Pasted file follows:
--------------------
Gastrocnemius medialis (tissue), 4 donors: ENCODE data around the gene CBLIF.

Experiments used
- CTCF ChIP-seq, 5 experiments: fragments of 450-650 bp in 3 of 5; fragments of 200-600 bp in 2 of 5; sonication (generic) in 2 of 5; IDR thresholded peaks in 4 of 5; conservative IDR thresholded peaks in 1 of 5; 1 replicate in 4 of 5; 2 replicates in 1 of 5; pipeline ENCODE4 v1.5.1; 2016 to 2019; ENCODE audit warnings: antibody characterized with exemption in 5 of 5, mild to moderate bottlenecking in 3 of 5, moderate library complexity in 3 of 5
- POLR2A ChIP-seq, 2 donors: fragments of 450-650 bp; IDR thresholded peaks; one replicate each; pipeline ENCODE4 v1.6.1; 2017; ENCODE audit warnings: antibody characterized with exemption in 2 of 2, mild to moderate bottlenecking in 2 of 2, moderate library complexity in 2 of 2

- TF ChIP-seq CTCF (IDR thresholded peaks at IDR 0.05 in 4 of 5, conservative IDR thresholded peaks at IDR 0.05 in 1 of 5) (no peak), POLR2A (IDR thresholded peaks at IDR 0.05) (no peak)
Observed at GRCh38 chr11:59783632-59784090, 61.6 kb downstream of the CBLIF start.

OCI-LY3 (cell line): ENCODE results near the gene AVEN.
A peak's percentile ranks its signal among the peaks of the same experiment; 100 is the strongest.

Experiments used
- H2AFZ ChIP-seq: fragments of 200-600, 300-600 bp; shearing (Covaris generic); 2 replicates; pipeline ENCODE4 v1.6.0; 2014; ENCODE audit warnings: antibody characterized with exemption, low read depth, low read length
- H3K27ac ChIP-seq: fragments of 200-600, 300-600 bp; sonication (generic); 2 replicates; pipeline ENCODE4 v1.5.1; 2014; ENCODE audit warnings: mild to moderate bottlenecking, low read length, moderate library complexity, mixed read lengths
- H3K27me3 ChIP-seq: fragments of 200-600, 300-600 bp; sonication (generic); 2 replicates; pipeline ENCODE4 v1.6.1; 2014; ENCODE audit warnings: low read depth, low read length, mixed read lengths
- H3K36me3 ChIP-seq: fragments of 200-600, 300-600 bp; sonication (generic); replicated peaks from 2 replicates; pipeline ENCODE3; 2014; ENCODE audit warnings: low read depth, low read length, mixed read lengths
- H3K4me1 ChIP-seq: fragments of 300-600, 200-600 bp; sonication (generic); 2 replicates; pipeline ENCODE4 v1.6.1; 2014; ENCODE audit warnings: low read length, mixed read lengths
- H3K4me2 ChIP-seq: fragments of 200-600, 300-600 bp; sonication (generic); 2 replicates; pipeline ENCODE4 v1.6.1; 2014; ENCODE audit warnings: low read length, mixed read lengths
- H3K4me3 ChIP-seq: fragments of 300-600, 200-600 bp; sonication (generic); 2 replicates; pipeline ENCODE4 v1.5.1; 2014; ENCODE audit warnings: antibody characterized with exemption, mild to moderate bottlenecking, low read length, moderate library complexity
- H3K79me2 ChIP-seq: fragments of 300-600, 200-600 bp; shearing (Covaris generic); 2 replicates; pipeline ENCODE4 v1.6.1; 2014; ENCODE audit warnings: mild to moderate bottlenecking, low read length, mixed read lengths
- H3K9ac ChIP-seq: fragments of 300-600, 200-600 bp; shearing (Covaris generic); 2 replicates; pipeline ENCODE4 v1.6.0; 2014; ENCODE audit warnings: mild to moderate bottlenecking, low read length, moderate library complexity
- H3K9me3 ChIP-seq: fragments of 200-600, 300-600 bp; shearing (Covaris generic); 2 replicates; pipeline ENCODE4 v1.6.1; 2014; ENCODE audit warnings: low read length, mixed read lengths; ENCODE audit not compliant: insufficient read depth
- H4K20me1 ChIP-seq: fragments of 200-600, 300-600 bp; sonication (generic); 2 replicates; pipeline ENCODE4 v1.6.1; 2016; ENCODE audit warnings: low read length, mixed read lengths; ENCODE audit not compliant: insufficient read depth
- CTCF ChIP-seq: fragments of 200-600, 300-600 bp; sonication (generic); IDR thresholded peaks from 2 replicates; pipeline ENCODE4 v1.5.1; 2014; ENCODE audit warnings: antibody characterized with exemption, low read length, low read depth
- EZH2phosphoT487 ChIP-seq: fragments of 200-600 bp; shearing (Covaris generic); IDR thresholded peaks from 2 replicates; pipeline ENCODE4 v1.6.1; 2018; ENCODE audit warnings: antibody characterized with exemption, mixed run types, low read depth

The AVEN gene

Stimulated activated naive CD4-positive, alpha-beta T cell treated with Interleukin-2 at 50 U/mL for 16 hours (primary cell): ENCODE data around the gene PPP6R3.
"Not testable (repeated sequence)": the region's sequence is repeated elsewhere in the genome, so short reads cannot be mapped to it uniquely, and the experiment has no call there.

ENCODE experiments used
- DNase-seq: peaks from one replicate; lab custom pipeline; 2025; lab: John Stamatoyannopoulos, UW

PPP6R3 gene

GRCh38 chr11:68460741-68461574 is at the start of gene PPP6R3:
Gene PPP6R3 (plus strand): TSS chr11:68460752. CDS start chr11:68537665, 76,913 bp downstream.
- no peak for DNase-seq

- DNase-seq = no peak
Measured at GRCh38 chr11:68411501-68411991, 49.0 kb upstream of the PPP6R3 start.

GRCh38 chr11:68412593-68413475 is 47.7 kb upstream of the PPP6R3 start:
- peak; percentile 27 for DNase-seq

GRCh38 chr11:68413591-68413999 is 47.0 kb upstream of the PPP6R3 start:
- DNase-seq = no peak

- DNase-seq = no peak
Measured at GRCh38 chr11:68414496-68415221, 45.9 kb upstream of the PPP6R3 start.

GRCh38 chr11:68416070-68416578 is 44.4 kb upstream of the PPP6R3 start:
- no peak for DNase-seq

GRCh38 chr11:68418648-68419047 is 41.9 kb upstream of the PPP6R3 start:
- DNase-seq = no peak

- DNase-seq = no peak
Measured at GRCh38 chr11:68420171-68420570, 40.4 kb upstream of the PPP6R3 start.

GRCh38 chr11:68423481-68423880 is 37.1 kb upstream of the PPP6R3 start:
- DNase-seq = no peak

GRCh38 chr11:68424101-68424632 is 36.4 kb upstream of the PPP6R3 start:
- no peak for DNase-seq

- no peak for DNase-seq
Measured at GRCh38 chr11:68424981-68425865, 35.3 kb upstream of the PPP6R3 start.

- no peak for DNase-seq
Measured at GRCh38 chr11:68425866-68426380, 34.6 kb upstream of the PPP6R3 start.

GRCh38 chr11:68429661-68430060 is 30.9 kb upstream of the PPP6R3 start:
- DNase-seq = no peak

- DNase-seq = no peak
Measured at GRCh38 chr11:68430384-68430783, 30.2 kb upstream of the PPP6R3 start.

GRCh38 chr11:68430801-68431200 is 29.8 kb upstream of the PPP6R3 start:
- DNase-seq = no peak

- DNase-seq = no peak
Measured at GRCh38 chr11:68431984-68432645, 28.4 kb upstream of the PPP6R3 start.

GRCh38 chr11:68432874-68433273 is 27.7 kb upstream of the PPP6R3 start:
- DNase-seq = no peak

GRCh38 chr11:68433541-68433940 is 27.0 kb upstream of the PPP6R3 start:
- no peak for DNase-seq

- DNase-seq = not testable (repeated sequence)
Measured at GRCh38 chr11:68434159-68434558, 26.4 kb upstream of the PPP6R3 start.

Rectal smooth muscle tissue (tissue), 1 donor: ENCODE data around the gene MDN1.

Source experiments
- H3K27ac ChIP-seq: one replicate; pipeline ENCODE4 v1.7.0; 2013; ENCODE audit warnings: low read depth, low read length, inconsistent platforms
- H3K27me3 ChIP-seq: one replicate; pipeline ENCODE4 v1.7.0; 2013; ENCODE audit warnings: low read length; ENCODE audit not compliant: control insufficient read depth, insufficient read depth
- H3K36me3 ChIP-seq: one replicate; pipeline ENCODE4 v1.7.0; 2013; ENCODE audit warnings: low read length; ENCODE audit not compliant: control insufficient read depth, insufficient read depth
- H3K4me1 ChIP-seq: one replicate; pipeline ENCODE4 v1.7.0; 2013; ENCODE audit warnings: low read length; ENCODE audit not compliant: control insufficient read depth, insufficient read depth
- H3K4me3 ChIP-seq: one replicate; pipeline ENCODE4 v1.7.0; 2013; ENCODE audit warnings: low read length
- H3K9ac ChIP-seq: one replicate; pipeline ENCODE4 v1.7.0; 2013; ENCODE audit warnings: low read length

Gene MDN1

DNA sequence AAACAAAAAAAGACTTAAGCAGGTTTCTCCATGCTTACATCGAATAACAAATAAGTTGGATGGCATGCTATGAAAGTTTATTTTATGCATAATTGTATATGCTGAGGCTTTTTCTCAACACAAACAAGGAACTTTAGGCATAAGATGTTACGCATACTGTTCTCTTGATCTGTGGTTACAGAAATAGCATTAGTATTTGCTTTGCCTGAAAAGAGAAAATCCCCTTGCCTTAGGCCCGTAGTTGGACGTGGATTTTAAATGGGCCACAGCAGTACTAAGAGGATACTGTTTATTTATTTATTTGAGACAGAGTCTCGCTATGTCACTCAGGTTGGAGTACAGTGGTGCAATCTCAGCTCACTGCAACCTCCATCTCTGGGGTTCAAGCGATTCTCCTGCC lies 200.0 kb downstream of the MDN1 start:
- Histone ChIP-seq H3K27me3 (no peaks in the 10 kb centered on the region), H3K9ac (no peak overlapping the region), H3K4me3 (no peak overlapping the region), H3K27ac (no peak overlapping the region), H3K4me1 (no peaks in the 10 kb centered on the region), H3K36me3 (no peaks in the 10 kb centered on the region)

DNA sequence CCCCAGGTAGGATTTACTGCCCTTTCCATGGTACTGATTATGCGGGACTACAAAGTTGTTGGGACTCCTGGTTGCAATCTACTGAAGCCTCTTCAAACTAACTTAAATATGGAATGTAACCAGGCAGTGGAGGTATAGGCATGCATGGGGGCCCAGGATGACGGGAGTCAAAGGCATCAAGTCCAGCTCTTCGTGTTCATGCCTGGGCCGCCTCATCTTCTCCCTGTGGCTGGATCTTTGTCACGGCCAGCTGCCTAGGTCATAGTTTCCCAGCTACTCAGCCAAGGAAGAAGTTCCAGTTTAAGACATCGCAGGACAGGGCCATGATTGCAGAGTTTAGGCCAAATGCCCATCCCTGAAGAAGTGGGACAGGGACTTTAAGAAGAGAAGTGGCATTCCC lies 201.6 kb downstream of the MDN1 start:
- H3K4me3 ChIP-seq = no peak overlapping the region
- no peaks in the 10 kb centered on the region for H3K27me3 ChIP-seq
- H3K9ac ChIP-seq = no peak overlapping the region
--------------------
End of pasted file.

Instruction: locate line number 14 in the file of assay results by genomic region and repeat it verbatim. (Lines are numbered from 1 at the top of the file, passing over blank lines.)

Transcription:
- H3K4me1 ChIP-seq: fragments of 300-600, 200-600 bp; sonication (generic); 2 replicates; pipeline ENCODE4 v1.6.1; 2014; ENCODE audit warnings: low read length, mixed read lengths